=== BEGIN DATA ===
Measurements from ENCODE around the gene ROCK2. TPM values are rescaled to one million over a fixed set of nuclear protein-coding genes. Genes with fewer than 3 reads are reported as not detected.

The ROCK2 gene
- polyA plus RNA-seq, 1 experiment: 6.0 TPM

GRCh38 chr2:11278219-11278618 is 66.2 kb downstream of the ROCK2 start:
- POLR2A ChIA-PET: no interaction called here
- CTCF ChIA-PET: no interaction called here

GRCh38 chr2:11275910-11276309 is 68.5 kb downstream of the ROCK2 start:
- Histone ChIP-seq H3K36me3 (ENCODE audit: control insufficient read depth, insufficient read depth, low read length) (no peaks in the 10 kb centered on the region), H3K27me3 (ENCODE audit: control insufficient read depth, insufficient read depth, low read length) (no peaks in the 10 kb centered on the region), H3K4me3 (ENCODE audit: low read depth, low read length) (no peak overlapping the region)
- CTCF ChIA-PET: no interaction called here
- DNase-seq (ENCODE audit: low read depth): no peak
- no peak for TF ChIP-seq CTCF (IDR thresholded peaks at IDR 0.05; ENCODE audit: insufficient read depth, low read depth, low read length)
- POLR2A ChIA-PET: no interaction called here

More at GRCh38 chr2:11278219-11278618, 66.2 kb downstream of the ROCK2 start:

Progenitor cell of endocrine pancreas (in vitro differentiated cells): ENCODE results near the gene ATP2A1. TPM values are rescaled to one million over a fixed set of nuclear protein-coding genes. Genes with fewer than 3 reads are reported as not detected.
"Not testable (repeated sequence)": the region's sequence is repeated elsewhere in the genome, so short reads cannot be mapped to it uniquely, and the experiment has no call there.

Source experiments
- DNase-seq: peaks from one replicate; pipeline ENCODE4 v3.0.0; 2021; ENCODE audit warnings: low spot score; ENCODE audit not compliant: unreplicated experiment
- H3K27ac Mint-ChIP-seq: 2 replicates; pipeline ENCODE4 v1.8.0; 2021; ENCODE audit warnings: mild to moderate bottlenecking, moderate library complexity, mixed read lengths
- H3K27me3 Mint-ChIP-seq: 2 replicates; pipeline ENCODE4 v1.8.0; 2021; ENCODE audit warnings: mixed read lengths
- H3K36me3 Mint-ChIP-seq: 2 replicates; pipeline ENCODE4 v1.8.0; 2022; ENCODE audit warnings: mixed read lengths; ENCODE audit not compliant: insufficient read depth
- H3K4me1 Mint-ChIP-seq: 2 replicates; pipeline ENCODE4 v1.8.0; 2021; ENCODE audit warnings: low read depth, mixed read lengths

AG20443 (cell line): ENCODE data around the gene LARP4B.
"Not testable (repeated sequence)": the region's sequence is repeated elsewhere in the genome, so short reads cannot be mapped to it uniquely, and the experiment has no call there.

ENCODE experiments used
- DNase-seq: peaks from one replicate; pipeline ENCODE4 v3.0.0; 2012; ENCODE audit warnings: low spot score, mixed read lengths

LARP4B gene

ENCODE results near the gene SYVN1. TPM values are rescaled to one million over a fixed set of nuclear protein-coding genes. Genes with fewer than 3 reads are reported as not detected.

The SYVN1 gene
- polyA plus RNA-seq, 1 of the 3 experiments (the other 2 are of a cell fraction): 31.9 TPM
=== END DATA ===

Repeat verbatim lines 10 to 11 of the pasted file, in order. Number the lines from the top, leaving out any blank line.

- DNase-seq (ENCODE audit: low read depth): no peak
- no peak for TF ChIP-seq CTCF (IDR thresholded peaks at IDR 0.05; ENCODE audit: insufficient read depth, low read depth, low read length)